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On the Role of Shock Waves and Adiabatic Cooling in the Nucleation of Ice Crystals by the Lightning Discharge

Guy G. GoyerNational Center for Atmospheric Research, Boulder, Colo.

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Myron N. PloosterNational Center for Atmospheric Research, Boulder, Colo.

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Abstract

A cloud of small supercooled water droplets was subjected to shock waves of reproducible intensity in the laboratory. Nucleation of freezing occurred only when the gas driving the shock waves was cooled to −37C or below by adiabatic expansion and subsequently mixed with the droplet-bearing air. Passage of the shock wave did not produce nucleation of the cloud. Results of a numerical model of a lightning discharge show, in the pressure wave from a lightning discharge, that the degree of cooling by adiabatic expansion is probably too small to produce ice crystals by homogeneous nucleation.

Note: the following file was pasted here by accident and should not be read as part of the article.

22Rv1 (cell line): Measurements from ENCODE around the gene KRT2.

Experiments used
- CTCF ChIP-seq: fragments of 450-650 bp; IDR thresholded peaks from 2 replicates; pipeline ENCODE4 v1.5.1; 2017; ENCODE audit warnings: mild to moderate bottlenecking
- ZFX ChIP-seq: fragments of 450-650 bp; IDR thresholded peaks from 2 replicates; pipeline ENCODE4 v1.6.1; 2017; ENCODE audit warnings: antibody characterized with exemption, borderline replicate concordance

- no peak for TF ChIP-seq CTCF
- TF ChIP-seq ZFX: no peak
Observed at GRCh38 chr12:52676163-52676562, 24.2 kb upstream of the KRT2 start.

Abstract

A cloud of small supercooled water droplets was subjected to shock waves of reproducible intensity in the laboratory. Nucleation of freezing occurred only when the gas driving the shock waves was cooled to −37C or below by adiabatic expansion and subsequently mixed with the droplet-bearing air. Passage of the shock wave did not produce nucleation of the cloud. Results of a numerical model of a lightning discharge show, in the pressure wave from a lightning discharge, that the degree of cooling by adiabatic expansion is probably too small to produce ice crystals by homogeneous nucleation.

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